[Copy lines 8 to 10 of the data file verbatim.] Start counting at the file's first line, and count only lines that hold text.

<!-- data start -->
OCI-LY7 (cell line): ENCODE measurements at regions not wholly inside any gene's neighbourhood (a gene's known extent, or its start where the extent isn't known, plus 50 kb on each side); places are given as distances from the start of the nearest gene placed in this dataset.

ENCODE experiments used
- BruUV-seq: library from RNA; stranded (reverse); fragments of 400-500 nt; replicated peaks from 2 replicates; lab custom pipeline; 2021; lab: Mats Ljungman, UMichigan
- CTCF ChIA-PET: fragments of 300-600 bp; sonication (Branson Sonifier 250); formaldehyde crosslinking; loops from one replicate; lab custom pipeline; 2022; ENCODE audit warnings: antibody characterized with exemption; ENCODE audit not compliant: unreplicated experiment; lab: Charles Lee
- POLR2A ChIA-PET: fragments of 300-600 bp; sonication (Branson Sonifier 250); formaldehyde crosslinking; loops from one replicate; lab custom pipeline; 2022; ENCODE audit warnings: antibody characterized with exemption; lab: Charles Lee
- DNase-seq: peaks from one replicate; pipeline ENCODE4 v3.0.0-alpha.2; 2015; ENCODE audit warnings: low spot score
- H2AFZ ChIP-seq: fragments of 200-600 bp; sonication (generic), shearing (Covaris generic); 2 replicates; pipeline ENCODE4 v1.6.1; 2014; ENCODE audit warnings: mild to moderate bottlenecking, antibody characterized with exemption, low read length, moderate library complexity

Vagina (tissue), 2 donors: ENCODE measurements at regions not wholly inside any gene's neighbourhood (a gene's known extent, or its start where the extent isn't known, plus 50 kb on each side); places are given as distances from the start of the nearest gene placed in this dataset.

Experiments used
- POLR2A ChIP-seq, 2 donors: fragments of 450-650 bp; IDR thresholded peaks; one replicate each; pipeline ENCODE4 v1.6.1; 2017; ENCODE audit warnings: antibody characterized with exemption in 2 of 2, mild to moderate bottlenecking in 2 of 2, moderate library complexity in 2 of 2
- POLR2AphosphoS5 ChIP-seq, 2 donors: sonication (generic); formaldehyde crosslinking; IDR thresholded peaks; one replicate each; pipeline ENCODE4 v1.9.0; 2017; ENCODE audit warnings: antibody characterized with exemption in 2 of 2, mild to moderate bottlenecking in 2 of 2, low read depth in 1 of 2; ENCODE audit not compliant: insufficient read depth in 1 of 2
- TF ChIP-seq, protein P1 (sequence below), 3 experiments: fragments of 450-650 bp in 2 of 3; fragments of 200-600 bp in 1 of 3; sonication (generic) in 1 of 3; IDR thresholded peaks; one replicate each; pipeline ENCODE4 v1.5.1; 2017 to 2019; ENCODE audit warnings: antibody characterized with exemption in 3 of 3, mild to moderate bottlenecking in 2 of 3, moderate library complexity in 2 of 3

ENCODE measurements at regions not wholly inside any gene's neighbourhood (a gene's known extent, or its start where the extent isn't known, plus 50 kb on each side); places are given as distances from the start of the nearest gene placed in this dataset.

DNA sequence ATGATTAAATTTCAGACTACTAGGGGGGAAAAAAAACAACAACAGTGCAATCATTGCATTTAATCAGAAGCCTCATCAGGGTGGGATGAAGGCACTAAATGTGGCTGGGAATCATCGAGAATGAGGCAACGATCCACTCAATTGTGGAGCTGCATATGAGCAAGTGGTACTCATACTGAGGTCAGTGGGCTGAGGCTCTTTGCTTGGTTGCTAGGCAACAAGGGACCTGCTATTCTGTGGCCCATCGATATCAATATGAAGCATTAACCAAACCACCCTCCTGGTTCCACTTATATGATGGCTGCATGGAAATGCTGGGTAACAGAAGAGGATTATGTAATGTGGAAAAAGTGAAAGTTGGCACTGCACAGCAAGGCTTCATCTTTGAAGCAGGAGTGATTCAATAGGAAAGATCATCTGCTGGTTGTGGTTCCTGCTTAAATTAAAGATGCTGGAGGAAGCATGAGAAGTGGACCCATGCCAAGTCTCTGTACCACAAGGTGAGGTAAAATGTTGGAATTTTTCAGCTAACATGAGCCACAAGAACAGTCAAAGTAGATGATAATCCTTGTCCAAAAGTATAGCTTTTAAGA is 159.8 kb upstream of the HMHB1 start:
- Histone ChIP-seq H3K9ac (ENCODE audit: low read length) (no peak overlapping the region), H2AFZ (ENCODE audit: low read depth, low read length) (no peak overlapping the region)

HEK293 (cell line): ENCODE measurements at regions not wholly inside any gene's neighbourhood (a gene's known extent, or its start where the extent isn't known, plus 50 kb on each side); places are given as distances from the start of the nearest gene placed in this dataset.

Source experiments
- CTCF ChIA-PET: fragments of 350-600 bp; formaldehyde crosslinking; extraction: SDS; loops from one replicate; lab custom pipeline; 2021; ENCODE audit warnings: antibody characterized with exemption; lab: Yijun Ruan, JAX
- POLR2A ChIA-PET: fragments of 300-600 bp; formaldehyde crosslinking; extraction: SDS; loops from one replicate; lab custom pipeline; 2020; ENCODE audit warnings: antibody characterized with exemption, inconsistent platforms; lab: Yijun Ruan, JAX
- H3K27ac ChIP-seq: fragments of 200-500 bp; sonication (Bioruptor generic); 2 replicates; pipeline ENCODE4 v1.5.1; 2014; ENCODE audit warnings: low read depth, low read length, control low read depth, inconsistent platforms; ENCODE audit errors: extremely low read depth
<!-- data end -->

Vagina (tissue), 2 donors: ENCODE measurements at regions not wholly inside any gene's neighbourhood (a gene's known extent, or its start where the extent isn't known, plus 50 kb on each side); places are given as distances from the start of the nearest gene placed in this dataset.

Experiments used
- POLR2A ChIP-seq, 2 donors: fragments of 450-650 bp; IDR thresholded peaks; one replicate each; pipeline ENCODE4 v1.6.1; 2017; ENCODE audit warnings: antibody characterized with exemption in 2 of 2, mild to moderate bottlenecking in 2 of 2, moderate library complexity in 2 of 2